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Website Translation - Tips
Perhaps more than ever – given recent political events – businesses in the UK are considering how they’ll continue to, or begin trade with other nations. For most companies of any scale & vision, having local language-specific sales & marketing brochures, information and tools has long been a given – whether or not they have offices, local representatives or subsidiaries “overseas”.
But does that focus translate and permeate as far as their websites and related digital services? Not always as effectively – especially for smaller to medium sized concerns.
It was thus both refreshing and timely to help one of our clients – specialist patent and trade mark attorneys NJ Akers & Co – when they approached us for help in ensuring that key pages & content on their site was accessible in English and Chinese. Heading off on a visit organised by the Department Of International Trade to develop & consolidate some of the opportunities in this key global market, they wanted to make the “right” impression.
We delivered both a bilingual website and an accompanying brochure. Here’s some of the key tips we’d share if you are thinking of something similar:
(a) Remember that many countries have populations that speak different languages. In this specific example we knew that China has seven major dialects and two separate, official written languages. Given time & budget, the client’s local representatives recommended the most widely used “version”.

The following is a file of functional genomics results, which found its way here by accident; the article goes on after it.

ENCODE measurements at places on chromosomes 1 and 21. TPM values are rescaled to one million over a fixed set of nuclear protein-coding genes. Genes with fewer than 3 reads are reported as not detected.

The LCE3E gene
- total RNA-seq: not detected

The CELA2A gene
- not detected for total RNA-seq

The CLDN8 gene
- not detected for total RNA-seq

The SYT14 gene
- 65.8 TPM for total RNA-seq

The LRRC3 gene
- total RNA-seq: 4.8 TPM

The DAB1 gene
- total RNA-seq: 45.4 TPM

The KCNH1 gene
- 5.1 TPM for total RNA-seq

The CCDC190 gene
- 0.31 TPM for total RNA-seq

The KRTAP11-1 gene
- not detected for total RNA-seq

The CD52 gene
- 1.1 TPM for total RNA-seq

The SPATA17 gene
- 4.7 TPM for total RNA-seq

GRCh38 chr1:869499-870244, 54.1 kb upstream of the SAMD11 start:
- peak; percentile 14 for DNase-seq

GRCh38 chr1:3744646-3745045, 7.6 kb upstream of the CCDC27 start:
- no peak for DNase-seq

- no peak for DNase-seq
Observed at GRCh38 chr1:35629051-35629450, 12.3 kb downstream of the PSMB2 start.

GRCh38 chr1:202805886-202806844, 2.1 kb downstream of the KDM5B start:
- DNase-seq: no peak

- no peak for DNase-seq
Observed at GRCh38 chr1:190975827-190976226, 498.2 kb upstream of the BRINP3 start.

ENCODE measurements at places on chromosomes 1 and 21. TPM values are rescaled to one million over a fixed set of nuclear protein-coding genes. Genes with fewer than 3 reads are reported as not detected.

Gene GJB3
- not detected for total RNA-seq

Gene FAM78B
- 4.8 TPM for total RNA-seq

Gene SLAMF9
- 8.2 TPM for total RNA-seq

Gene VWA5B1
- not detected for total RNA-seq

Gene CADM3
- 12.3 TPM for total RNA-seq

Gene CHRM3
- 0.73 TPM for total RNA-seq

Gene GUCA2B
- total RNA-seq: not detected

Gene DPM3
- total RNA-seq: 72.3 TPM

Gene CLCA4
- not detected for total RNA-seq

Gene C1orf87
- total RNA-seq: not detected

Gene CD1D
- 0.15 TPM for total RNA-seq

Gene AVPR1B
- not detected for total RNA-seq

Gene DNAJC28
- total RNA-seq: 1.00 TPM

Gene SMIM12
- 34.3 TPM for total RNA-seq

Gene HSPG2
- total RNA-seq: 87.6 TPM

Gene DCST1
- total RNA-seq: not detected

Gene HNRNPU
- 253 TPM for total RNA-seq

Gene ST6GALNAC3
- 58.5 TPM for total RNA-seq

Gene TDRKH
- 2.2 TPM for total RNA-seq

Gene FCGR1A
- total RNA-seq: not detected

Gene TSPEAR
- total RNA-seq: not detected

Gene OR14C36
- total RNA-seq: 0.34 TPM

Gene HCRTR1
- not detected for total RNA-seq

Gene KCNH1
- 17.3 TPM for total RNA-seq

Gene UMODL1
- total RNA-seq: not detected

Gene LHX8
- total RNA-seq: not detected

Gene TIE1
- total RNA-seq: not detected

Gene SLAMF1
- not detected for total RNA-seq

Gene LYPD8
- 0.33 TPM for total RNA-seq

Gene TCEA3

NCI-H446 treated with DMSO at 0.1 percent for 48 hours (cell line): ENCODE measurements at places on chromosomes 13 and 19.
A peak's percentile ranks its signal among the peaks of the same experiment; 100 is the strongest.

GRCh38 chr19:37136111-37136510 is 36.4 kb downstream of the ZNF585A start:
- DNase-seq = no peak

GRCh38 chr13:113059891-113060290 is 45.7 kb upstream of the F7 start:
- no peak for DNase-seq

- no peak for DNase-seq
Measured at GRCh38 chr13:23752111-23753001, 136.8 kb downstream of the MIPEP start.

(b) Never, ever rely on Google Translate for a professional result. Machine translation is notoriously unreliable. Professional translators are the safest way to get accurate, quality copy for your website. They will appreciate the nuances of the original language and can properly contextualize them. This is even more critical in sites that require the translation of technical terms.
(c) Successful localisation starts at the design level. For example, the same paragraph in German takes more space on the page than the English counterpart. As we discovered, Asian languages use one or two characters where English uses an entire sentence. This can significantly impact your layout design.
(d) Think about content delivery networks so that sites load as speedily as they do on home turf. Check out local regulations regarding privacy and remember that some markets will ban keywords that are fine at home.
If you’d like to know more about how to get your own website set up, or a brochure designed so that it is fluent for French, great for Germans and spiffing for Spaniards why not call SeaDog IT's own 经验丰富的专家团队 - specialist experienced team?